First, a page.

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Most retailers not prepared to sell over mobile: chief, the online arm of the National Retail Federation, expects e-commerce to grow to $259 billion this year, an 18 percent increase from $220 billion in 2006. E-commerce this year will account for more than 9 percent of total retail sales across channels, up from a 3 percent share in 2001.

So where does mobile commerce fit into this picture?

 It would seem that sales over the mobile phone are a natural extension of ecommerce, especially with the growing availability of HTML browsers on handsets.

And yet, executive director Scott Silverman is convinced that mobile commerce in the United States is “light years away” from taking off. He discusses mobile commerce’s opportunities and challenges with Mobile Marketer’s Lauren Mooney in this interview.

What’s holiday 2008 shaping up to be like for e-commerce? Projections for this season?
As of early December, we’re off to a strong start and we seem to be on pace to meet the forecasted sales growth of approximately 20 percent compared to 2006.

Any key trends this year? And how are they different from last year?
Three trends are playing out. First, due to concerns about the economy, retailers have been aggressive and early with their promotions. Shoppers responded well during the Thanksgiving weekend and Cyber Monday.  The key is whether the strong start will hold steady through the rest of the season.

Next, we witnessed Cyber Monday become a permanent fixture on the retail calendar. Finally, we saw multichannel retailers use the Internet more this year to promote Black Friday store activity, which is a great sign of the emergence of cross-channel retailing.

Interestingly enough, we’re noticing more retailers, wireless carriers and electronics companies are pitching mobile phones online for the holidays.  What does this tell you?
Mobile phones, primarily driven by excitement around the iPhone and similar devices, are crossing over into the consumer realm and have become attractive gift ideas.

New mobile devices with HTML Web browsers and a greater awareness of mobile’s potential could drive more e-commerce sales. What do you think?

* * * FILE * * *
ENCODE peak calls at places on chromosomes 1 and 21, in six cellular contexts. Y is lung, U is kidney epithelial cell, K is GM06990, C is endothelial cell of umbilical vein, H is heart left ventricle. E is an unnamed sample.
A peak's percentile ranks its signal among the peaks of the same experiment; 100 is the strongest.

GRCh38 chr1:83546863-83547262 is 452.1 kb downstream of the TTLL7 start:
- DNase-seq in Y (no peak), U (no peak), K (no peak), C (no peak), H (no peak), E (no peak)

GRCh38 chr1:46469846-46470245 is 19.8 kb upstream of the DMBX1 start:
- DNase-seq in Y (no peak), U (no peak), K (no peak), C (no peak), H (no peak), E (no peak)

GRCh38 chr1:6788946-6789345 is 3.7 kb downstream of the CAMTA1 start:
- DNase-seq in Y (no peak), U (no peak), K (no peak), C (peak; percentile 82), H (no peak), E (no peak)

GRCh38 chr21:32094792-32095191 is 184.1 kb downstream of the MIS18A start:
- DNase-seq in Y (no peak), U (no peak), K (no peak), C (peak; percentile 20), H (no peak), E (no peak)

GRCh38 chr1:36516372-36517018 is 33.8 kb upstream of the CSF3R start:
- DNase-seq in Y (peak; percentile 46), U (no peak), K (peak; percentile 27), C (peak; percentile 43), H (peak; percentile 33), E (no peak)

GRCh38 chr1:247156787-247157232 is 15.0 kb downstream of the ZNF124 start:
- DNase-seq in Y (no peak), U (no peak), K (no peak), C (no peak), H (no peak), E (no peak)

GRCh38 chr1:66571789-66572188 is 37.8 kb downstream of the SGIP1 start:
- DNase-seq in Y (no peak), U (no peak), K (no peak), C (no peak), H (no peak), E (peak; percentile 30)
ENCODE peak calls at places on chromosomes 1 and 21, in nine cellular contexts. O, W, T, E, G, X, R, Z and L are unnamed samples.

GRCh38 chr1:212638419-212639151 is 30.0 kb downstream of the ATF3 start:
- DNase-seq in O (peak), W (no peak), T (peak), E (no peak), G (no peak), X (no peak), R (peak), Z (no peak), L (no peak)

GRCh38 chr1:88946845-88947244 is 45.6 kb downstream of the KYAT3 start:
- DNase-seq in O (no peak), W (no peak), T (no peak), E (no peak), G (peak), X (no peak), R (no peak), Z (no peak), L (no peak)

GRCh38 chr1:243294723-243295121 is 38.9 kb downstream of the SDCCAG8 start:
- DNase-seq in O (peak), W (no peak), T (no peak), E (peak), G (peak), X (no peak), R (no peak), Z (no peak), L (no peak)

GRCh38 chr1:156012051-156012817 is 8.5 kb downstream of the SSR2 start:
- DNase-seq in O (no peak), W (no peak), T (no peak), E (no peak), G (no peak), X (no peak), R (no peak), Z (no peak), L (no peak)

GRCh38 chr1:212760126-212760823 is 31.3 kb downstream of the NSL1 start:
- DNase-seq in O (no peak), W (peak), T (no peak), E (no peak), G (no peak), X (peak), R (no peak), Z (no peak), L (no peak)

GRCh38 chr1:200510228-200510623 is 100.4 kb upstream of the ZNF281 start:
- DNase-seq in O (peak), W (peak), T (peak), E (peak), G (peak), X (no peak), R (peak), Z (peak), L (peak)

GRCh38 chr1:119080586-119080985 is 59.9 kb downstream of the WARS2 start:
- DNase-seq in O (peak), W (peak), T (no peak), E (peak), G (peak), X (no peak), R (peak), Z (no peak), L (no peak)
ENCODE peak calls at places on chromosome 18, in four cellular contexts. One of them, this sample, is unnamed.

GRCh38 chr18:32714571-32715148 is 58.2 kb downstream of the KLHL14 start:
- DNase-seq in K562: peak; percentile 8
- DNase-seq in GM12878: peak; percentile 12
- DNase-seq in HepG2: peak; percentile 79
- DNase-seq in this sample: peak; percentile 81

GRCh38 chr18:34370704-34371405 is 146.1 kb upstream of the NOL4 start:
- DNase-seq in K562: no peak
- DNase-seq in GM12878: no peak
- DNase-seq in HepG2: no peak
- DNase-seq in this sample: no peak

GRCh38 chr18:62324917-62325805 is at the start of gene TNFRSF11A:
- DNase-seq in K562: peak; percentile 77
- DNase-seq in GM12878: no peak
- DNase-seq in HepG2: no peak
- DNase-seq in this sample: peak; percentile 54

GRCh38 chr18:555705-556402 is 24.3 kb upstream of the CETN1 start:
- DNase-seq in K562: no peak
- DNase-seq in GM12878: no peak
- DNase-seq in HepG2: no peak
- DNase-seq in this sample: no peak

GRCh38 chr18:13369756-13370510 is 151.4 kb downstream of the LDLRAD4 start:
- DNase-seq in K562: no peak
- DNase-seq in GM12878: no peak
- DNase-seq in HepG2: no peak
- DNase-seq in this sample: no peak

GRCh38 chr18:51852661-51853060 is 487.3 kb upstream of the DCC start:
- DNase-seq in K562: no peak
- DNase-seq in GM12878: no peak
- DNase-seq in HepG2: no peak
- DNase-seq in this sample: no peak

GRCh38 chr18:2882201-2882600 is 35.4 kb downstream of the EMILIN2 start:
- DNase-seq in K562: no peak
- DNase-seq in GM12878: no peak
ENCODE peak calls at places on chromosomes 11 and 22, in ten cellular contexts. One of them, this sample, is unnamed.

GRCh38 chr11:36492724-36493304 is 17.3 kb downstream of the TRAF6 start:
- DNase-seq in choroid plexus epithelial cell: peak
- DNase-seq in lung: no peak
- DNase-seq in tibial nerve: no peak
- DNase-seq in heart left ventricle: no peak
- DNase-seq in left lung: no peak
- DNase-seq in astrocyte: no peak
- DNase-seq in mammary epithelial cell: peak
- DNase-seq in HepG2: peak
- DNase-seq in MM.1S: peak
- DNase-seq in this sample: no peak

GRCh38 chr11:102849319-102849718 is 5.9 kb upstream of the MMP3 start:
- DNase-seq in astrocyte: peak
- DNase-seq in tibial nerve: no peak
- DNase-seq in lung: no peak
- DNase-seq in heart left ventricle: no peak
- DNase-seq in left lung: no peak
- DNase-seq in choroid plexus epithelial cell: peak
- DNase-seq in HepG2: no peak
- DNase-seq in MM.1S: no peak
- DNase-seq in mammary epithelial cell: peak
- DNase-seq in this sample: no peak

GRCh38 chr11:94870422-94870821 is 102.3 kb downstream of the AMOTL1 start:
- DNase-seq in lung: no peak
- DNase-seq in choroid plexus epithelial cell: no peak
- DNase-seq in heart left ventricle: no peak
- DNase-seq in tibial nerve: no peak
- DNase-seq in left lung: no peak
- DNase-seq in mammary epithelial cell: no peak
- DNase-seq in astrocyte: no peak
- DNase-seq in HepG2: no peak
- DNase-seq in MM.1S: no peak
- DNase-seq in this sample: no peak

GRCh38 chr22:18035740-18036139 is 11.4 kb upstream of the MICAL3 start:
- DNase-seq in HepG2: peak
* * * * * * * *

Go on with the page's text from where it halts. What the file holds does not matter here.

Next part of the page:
Web surfing and buying on your phone are currently clunky experiences, especially buying items that require deep product information such as apparel.  There are some interesting shopping applications in use today, however, that don’t involve buying items on your phone.  One of them is from a company called NearbyNow that allows shoppers to search merchandise available at local shopping centers using text messages.

Are retailers prepared to sell over mobile phones? Or are they still thinking only of online, store and catalog?
The majority of retailers are not prepared to sell over mobile phones.  While they hear about mobile e-commerce taking off in other parts of the world, the idea of it happening in the U.S. seems light years away.  With traditional e-commerce still growing at 20 percent per year, investments in mobile commerce are very small.

So what’s the opportunity here for mobile commerce?
The opportunity is to draw a bridge between “crazy idea that is bound to happen” and real-life case studies from retailers that have benefited greatly from mobile commerce. There needs to be more evidence on how it can be done today and what preparations a retailer needs to make.

We also need further browser developments, an improved commerce Web site experience and other infrastructure improvements.

This would seem like a natural extension for to help retailers extend their e-commerce opportunity to mobile. Any plans?
Yes. wants to educate our members about the potential of mobile marketing and mobile commerce and provide them with realistic next steps for moving forward.

For example, Andy Nulman, president and chief marketing officer of Airborne Mobile, is giving a keynote presentation at our upcoming Strategy and Innovation Forum Jan. 22-24 in Orlando.  Andy will help our audience decide if mobile is a fast-approaching reality, pure hype or some combination of the two.